India: JSW Cement has acquired a promoters' share in Shiva Cement and has also launched an open offer to acquire a 32% stake from public shareholders in the company. JSW Cement, with Sun Investments Private and Reynold Traders, has made an open offer to the public equity shareholders of Shiva Cement to buy up to a 32% share in the company at a value of US$12.8m. In late September 2016 promoters of Shina Cement held a 37.15% stake, while public shareholders held the remaining 62.85%, according to Indian media.
India: Burnpur Cement has blamed an ‘irregular’ non-payment to its lenders on demonetisation and a depressed market. It added that it was discussing the matter with its lenders, including the option of restructuring the debt. The cement producer operates two plants in the east of the country.
India: Petron Engineering Construction has received a letter of intent to build silos and other miscellaneous work at Shree Cement’s cement grinding plant near Cuttack in Orissa. The contract is valued at just under US$5m, according to Accord Fintech. In September 2016 Petron received letter of intent from Shree Cement for civil work at cement plants in Aurangabad, Bihar and Gulbarga, Karnataka with a contract value of just under US$7.5m.
A few days ago my family faced a financial crisis caused by demonetisation. The family piggy bank holds a number of one-pound sterling coins. However, the Bank of England is set to introduce a new 12-sided one-pound coin in March 2017 and withdraw the old type circular coin by the end of October 2017. Unfortunately the piggy bank in question is of the variety that can only be opened by smashing it. There followed various attempts to extract the coins via the narrow opening.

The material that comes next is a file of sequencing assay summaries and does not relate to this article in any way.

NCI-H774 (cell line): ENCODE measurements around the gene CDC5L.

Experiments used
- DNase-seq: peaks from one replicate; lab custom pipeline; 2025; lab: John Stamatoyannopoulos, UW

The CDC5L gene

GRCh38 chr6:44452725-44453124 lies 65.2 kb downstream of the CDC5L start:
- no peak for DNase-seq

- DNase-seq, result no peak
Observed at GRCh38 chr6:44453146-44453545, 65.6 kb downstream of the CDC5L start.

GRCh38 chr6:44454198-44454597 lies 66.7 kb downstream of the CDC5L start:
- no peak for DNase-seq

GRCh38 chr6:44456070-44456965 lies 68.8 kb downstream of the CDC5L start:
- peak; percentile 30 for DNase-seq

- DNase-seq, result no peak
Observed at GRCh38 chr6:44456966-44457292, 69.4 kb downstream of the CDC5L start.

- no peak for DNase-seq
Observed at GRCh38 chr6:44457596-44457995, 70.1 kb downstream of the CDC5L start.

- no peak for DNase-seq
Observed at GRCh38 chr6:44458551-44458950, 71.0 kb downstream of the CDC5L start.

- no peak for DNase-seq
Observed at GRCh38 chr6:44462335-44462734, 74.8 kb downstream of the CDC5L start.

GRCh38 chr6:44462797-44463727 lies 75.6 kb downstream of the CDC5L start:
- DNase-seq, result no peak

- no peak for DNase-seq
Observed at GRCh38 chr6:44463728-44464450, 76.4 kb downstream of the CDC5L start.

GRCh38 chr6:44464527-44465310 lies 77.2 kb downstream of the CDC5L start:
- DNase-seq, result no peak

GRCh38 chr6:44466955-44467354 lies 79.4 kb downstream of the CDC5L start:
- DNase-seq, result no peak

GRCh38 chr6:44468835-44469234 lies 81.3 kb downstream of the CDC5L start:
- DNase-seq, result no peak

Now just imagine if a country of over 1.25bn inhabitants and a gross domestic product of US$8.7tr faced a similar problem. Well, you don’t have to imagine it because India’s demonetisation plan to remove 500 and 1000 rupee banknotes from circulation started in November 2016. Some commentators reckoned that the banknotes represented nearly 85% of its currency by value. Indian citizens then had until the end of December 2016 to take the old bank notes to a bank to have them exchanged. The government has said that the plan was conceived to cut corruption, increase tax revenue and reduce cash hoarding. However, critics have attacked the policy for unduly penalising the poorest members of society as they struggle to move from using cash to electronic methods.
That’s the background. Global Cement is interested in cement markets. Although its early days yet some reactions and data are starting to emerge. Ambuja Cement launched a marketing campaign in December 2016 to help its customers cope with a cashless business environment. The initiative has included working with a bank to operate a helpline assisting people in opening bank accounts as well as putting out the message in various media including sending one million text messages. Clearly, at least one of India’s major cement producers is taking the problems caused by demonetisation seriously.